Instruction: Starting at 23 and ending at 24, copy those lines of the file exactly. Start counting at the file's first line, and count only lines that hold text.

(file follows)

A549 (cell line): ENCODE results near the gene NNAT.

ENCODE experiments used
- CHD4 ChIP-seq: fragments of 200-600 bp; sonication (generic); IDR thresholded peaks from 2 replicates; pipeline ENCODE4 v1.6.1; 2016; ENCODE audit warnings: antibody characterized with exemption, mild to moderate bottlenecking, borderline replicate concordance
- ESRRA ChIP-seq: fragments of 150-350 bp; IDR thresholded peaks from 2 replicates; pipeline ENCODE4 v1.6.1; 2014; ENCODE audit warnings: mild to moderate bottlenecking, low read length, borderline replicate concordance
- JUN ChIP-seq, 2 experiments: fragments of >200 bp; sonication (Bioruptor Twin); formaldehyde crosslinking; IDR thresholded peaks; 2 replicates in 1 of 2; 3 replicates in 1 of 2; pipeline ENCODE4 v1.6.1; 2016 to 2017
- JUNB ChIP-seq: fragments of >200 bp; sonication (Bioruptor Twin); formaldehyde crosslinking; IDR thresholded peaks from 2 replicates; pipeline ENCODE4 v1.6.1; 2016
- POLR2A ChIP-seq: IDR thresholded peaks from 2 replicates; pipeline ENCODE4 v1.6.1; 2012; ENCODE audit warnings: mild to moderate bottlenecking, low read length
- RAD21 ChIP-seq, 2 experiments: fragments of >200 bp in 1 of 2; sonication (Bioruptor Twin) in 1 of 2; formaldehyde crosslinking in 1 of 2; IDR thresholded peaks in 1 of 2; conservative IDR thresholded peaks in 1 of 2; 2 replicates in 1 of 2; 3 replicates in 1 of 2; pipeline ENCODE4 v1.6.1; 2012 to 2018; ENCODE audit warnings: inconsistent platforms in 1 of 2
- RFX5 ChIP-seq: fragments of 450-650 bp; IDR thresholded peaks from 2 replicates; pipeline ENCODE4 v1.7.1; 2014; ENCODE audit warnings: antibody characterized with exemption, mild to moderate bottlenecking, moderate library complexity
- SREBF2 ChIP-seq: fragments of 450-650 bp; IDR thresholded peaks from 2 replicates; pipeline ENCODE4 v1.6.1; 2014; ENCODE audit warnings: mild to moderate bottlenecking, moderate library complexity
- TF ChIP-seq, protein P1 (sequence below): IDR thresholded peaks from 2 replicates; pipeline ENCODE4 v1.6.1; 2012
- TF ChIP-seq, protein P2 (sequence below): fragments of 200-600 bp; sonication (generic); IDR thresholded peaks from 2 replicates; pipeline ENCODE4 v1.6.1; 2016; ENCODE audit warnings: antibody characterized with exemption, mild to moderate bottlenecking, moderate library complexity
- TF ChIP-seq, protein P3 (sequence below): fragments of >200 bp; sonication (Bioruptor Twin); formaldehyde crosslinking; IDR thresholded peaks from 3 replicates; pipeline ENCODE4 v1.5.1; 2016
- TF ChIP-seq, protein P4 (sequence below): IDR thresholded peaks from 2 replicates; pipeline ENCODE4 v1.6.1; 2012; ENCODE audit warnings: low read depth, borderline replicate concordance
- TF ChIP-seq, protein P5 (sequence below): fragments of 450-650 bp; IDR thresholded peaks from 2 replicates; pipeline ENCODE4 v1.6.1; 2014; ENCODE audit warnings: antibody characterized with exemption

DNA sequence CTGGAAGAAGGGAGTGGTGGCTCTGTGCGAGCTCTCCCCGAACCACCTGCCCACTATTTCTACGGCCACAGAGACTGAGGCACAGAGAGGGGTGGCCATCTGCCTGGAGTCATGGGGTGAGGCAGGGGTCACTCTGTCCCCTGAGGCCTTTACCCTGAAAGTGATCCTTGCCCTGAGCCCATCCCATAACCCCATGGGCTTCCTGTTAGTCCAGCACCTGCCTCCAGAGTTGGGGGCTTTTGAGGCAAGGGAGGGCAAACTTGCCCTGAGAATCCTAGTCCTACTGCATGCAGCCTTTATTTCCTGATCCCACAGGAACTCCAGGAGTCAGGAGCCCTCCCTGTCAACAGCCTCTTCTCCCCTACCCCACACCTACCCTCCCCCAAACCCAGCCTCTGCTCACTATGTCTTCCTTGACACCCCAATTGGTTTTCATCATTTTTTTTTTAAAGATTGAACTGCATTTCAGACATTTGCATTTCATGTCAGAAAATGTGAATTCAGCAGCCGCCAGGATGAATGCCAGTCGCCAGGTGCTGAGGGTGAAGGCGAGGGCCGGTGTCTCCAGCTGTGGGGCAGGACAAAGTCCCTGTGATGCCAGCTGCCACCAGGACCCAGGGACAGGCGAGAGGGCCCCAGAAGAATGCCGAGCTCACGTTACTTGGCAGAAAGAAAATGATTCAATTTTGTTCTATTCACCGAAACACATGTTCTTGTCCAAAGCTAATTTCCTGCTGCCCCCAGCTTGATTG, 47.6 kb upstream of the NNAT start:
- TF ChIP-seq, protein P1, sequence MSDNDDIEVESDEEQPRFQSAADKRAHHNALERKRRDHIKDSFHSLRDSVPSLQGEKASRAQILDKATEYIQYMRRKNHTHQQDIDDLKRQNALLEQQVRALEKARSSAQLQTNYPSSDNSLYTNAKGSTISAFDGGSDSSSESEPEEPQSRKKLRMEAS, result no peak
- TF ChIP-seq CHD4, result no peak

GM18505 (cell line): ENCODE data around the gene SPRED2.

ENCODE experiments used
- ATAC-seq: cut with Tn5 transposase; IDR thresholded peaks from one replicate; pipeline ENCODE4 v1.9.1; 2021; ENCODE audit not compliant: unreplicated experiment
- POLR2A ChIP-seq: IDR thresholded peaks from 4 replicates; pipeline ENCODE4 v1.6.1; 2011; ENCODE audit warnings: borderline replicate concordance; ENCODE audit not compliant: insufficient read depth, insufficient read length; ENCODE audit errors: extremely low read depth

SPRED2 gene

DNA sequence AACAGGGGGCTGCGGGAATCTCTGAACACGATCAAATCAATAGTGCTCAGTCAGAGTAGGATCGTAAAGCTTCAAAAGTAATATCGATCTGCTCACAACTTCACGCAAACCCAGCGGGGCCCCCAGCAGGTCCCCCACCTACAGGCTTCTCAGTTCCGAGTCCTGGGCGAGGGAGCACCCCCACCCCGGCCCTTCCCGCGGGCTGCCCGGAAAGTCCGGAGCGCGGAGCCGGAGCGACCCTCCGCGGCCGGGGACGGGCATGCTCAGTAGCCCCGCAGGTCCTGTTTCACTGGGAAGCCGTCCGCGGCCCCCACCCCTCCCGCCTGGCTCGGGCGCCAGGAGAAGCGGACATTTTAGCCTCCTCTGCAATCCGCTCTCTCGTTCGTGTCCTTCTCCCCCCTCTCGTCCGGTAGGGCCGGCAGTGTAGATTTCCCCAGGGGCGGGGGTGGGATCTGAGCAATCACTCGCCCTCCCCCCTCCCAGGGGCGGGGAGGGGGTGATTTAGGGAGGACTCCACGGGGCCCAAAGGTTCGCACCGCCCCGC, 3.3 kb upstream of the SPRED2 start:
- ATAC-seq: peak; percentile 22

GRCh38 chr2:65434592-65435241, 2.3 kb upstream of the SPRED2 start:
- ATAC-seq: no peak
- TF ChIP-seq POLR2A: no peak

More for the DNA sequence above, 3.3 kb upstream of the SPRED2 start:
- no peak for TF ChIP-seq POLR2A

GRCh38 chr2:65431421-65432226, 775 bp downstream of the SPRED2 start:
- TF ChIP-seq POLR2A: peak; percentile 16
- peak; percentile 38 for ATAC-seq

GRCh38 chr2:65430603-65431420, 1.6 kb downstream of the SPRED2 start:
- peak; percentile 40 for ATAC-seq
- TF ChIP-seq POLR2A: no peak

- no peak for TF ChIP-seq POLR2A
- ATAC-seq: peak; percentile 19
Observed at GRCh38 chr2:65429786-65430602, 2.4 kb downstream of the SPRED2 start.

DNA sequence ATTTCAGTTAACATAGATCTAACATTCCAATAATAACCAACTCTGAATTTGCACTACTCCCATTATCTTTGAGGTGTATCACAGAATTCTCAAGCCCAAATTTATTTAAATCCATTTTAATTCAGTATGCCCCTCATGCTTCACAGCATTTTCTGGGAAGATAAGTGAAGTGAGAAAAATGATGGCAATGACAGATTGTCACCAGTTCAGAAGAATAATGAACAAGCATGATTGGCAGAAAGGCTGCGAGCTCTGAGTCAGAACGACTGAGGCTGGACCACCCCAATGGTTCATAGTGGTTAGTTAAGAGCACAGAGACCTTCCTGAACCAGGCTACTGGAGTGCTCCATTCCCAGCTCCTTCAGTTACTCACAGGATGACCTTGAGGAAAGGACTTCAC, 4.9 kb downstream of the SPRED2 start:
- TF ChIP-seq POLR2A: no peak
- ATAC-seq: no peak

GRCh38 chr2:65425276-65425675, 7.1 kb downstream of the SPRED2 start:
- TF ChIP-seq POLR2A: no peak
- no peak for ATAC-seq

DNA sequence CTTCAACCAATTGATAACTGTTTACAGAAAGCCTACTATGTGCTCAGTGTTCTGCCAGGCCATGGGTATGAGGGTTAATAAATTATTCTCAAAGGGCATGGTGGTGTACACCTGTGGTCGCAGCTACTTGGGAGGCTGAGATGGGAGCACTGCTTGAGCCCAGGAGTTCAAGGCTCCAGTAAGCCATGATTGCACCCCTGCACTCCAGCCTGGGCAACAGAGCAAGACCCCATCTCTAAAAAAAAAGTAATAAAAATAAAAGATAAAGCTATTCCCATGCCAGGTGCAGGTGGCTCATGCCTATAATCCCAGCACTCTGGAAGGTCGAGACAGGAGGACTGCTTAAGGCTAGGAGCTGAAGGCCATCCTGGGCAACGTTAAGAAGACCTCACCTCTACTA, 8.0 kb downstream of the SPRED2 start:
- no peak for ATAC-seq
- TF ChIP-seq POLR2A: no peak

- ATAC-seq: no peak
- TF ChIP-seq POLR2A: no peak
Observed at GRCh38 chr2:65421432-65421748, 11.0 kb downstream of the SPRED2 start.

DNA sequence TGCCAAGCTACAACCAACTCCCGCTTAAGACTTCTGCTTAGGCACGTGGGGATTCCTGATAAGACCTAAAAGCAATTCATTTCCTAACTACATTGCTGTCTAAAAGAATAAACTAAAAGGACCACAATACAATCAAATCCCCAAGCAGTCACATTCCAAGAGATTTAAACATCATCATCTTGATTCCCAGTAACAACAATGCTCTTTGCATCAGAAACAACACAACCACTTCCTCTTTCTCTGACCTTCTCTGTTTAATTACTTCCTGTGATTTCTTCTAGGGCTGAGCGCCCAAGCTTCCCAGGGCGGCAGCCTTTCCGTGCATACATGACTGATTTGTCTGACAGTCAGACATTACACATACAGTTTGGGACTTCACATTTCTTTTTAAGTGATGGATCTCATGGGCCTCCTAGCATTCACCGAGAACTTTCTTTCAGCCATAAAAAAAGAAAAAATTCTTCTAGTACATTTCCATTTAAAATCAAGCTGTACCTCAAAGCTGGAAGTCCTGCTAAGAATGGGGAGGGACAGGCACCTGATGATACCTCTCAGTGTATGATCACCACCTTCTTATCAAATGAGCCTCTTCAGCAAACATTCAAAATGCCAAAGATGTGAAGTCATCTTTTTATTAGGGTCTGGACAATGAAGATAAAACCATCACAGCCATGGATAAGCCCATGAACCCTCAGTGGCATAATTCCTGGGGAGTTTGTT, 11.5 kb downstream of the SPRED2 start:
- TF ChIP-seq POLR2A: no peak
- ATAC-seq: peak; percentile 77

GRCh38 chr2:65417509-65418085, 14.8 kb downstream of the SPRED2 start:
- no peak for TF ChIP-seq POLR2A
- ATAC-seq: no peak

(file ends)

SPRED2 gene

DNA sequence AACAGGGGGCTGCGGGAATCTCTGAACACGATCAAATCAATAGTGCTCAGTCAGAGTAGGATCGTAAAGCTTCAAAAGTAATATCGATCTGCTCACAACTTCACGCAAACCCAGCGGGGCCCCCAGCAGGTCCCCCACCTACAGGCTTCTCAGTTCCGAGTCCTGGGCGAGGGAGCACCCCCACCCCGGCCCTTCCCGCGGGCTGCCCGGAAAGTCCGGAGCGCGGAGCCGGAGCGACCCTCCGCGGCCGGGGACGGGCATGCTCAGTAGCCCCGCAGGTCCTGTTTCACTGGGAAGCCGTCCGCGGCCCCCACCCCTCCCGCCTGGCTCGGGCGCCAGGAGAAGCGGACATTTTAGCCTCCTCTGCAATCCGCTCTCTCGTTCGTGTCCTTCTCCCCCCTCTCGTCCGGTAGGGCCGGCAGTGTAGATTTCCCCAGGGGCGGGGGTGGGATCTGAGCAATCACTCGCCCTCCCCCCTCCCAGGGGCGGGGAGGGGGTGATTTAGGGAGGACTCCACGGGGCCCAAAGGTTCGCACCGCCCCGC, 3.3 kb upstream of the SPRED2 start: